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J Clin Pathol 58:220-221 doi:10.1136/jcp.2004.020685
  • Case report

Osseous metaplasia in a tubular adenoma of the colon

  1. W I Al-Daraji1,
  2. A Abdellaoui2,
  3. W D Salman1
  1. 1Department of Histopathology, East Lancashire Hospitals, Burnley BB10 2PQ, UK
  2. 2Department of Surgery, East Lancashire Hospitals
  1. Correspondence to:
 Dr W I Al-Daraji
 Department of Histopathology, East Lancashire Hospitals, Burnley BB10 2PQ, UK; waldarajiaol.com
  • Accepted 24 August 2004

Abstract

An 85 year old woman presented with a one month history of change in her bowel habits in the form of alternating diarrhoea and constipation. She also noted some rectal bleeding. Flexible sigmoidoscopy revealed a 1.5 cm polyp 30 cm from the anus. The polyp was removed during the sigmoidoscopy by electrocautery and sent for histological examination. The polyp was a tubular adenoma with mild dysplasia. The adenoma contained numerous foci of metaplastic bone. These consisted of irregular islands of mineralised osteoid bone rimmed by a layer of scattered osteoblasts. This is the first case of osseous metaplasia in a tubular adenoma of the colon to be reported.

An 85 year old woman presented with a one month history of change in her bowel habits in the form of alternating diarrhoea and constipation. She also noted some rectal bleeding. On physical examination she was fit and had no organomegaly or palpable lymph nodes. All haematological and biochemical investigations were within normal limits. Flexible sigmoidoscopy revealed a 1.5 cm polyp 30 cm from the anus. The polyp was removed during the sigmoidoscopy by electrocautery and sent for histological examination.

HISTOPATHOLOGY

Macroscopically, the specimen was a 15 × 10 × 8 mm pale brown polyp. For conventional light microscopy, the tissue was fixed in 10% formalin, embedded in paraffin wax, and 4 μm thick sections were cut and stained with haematoxylin and eosin. The polyp was a tubular adenoma with mild dysplasia. The adenoma contained numerous foci of metaplastic bone (fig 1). These consisted of irregular islands of mineralised osteoid bone rimmed by a layer of scattered osteoblasts.

Figure 1

 Histopathological appearance of osseous metaplasia in a colonic tubular adenoma. (A) Sections stained with haematoxylin and eosin showing a tubular adenoma with foci of metaplastic bone (original magnification, ×5). (B) Haematoxylin and eosin stained sections showing dysplastic colon glands with focal stromal osseous metaplasia (original magnification, ×20).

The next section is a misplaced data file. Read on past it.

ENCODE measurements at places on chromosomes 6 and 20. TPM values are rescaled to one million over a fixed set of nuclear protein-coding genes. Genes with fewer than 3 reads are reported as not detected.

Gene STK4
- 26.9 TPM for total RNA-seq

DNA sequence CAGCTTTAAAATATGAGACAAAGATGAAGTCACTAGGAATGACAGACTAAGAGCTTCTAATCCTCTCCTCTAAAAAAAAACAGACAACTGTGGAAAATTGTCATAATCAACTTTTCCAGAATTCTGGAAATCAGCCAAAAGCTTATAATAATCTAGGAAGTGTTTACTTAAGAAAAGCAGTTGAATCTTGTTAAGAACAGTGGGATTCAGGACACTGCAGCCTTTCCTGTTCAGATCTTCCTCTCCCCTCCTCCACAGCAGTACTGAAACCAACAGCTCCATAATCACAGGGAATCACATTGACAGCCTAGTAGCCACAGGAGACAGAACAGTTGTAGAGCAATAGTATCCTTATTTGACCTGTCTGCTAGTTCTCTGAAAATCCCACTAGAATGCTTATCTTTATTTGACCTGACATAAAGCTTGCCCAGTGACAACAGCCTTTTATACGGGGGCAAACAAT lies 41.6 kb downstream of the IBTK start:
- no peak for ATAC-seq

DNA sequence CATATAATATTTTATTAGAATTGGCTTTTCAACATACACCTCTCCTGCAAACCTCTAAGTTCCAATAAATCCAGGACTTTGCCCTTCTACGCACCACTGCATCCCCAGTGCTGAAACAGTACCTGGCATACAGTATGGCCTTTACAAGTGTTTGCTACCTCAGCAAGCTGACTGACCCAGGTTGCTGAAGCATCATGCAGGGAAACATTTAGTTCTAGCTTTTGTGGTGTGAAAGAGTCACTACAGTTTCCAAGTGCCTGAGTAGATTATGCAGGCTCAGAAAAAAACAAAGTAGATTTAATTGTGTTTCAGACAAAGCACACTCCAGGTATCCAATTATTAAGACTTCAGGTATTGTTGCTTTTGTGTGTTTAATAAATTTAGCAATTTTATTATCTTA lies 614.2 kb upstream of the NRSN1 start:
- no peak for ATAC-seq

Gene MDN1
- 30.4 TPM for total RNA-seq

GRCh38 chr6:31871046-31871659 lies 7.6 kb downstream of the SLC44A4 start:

DISCUSSION

The formation of bone outside the skeletal system occurs in many pathological conditions, and may be clinically important, as in generalised myositis ossificans, or may represent an incidental finding. In both situations, the ossification process is initiated by a local osteogenic factor, which stimulates osteoblasts to differentiate and synthesise ground substance and collagen. Hydroxyapatite crystal formation, which is the final step in bone formation, depends on the presence of an adequate concentration of calcium and phosphate.1 Randall et al suggested that metastatic colonic carcinoma can promote heterotopic ossification, and that alkaline phosphatase is intimately associated with bone formation under these pathological conditions because immunostaining for alkaline phosphatase is not only seen in osteoblast-like cells, but also in apical membranes of the cancer cells next to areas of bone formation.2

Dukes in 1939 published the seminal paper describing osseous metaplasia in rectal cancer.3 Bone formation is a rare phenomenon in the gastrointestinal tract being associated with mucin producing tumours of the rectum, colon, and appendix.4,5 Osseous metaplasia in a benign colonic polyp has also been reported once by Sperling and Friedman.6 With the rectum being the most common site of osseous metaplasia (especially in malignant cases, with a prevalence of 0.4%),7 it is notable that only two cases have been reported in the rectum describing osseous metaplasia in a tubular adenoma8 and a tubulovillous adenoma.9 To the best of our knowledge, this is the first reported case of osseous metaplasia in a tubular adenoma of the colon.

Although the exact mechanism of metaplasia in our case is not clear, we suggest that osseous metaplasia in a tubular adenoma, as in any adenocarcinomas of the gastrointestinal tract, results from direct contact with the adenoma cells or is the result of factors released from adenoma cells, which are yet to be identified. Therefore, a “cause and effect” association needs to be investigated and established.

Take home messages

  • We report the first case of osseous metaplasia in a tubular adenoma of the colon

  • Although the exact mechanism of osseous metaplasia in is not clear, we suggest that it results from direct contact with the adenoma cells or is the result of factors released from adenoma cells, which are yet to be identified

REFERENCES

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